Excerpt From Relationships That Work: The Power Of Conscious Living
– By David B. Wolf

In the safe and trusting environment created through empathic listening, we are inspired to explore deeply, which often leads to problem-resolution. We may have a great idea how to help someone resolve a challenge, or at least think we do. Reflective listening in sattva guna is based on the assumption that each of us possesses the capacity to handle his or her life with excellence. The necessary qualities and knowledge are within us. Usually it is more powerful to facilitate a person in generating his own solution rather than simply presenting him ours. If I arrive at an idea, I am more likely to commit to it and apply it in my life if it has not been provided by someone else. And often we find that our “great ideas” for someone else aren’t actually so great. Sometimes, because we did not carefully listen, our solutions are based on mistaken assumptions.

In the following case scenario Susan, supported by the reflections of the coach, augments her self-realization and concretizes an action plan.

Susan: I don’t want to encourage him. I think he may fall in love with me. Actually, he said that he is worried about this.

Coach: You’re afraid to give him encouragement. He expressed that he is worried about falling in love with you, and this scares you.

Susan: Yes. At the same time I like him. I don’t want to be unkind. I don’t know what to do.

Responding to the coach’s reflection of content and feeling, Susan broadens her exploration of the matter.

Coach: You want to be nice to him. You don’t want to be mean. You’re afraid to hurt his feelings. And also you’re fearful to attract him to fall in love. This is a conflict inside you.

Susan: Yes. I don’t know how to be with him. Before I was very natural.

Coach: You had a good friendship, and now you’re uncertain how to be with this person. You don’t want to falsely encourage him, and you don’t want to lose him from your life.

Susan: From my side also, I am afraid…to fall in love. But I value our friendship, and don’t want to lose that.

Like peeling the layers of an onion, Susan’s exploration, facilitated by the active listening of the coach, leads her to see beneath the surface of what she initially presented, and to focus on her fears and desires related to a romantic relationship.

Coach: You’re attracted to him, and you’re open to the possibility of a romantic relationship developing. Also, you are worried about losing your friendship with him.

Susan: And this has happened before. In my confusion I just pushed these men friends away. I would be mean.

Susan recognizes a pattern in her behavior, across time and relationships.

Coach: Your habit from the past is that you’d be unkind, and create a situation where they’d leave.

Susan: Yes, but I know I don’t have to be like that.

Through this empathic dialogue, Susan opens to new possibilities about how she can act in relationships. She does not need to be unkind or harsh to others, as a reaction to her own confusion and fear.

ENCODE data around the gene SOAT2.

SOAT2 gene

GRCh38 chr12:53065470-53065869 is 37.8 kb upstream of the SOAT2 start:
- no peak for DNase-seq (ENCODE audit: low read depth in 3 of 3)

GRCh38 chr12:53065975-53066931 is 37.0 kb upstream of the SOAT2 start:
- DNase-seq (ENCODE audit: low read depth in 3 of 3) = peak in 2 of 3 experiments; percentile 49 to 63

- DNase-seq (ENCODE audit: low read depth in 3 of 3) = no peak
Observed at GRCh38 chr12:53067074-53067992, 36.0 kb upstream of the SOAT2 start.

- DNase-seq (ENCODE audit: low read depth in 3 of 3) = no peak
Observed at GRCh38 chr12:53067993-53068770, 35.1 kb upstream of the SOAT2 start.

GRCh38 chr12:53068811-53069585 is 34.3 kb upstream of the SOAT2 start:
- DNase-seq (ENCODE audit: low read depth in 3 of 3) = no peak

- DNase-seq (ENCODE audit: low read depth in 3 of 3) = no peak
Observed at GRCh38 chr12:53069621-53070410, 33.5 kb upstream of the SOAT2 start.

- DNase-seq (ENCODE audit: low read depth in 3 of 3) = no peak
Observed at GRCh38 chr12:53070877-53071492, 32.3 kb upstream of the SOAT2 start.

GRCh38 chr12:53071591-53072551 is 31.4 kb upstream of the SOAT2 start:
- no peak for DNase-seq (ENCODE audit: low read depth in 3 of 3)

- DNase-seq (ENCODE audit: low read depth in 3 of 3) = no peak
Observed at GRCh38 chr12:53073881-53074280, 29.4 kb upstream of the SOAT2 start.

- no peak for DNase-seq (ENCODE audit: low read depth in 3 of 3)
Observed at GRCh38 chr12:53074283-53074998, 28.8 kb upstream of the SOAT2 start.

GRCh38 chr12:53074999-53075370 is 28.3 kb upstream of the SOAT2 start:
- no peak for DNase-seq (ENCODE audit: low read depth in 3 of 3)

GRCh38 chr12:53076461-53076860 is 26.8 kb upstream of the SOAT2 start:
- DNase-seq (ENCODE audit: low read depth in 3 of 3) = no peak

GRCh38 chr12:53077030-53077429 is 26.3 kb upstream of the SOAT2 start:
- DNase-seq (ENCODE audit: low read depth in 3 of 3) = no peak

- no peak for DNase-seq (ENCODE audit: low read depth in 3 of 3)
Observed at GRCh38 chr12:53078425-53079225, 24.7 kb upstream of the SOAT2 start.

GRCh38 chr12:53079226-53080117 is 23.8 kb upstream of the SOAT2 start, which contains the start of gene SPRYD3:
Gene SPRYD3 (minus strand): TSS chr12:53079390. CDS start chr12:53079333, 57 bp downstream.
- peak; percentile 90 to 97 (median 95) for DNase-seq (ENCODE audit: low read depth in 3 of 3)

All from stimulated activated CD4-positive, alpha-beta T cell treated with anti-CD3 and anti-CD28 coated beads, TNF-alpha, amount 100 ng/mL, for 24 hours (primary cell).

Coach: I hear that you really don’t want to put up a wall that will prevent you from whatever relationship could develop, and you know you don’t have to.

Susan: It’s a fear of myself, not trusting myself. Because I don’t trust myself, I don’t assert myself, and play games and put up walls. I don’t want to cause pain.

Coach: You’re scared to really stand for what’s true for you.

Susan: Yes. And it’s important for me to speak with him. I have been so withheld with him, and I do want to directly address this.

Susan clarifies that she wants to directly express herself to her friend about their relationship. For Susan, a result of being heard and understood is that she finds the courage to be clear, to abandon former ineffective relationship habits and to cultivate healthier ways of communicating and relating.

Coach: Just like you’re expressing yourself to me, you want to be able to do that with him, to talk with your friend about what’s going on between you and him.

Susan: He has shown a lot of courage. He did his part in sharing vulnerably with me. Now it’s time for me to do my part.

Coach: You want to reciprocate. He showed courage and you admire that, and now you want to be courageous with him. What’s your plan for this?

Susan: I will talk with him, by next Monday. As soon as possible.

Susan moves from confusion to clarity, and from commitment to action, through this transformative dialogue. Now, for the sake of comparison, suppose the listener had initially responded in the following way:

Susan: I don’t want to encourage him. I think he may fall in love with me. Actually, he said that he is worried about this.

Coach: Definitely you should speak with him. Share openly with him what’s true for you.

Though such advice may sound sensible, when the listener begins by advising, the client misses the opportunity for self-exploration and for generating his or her own personal realizations.

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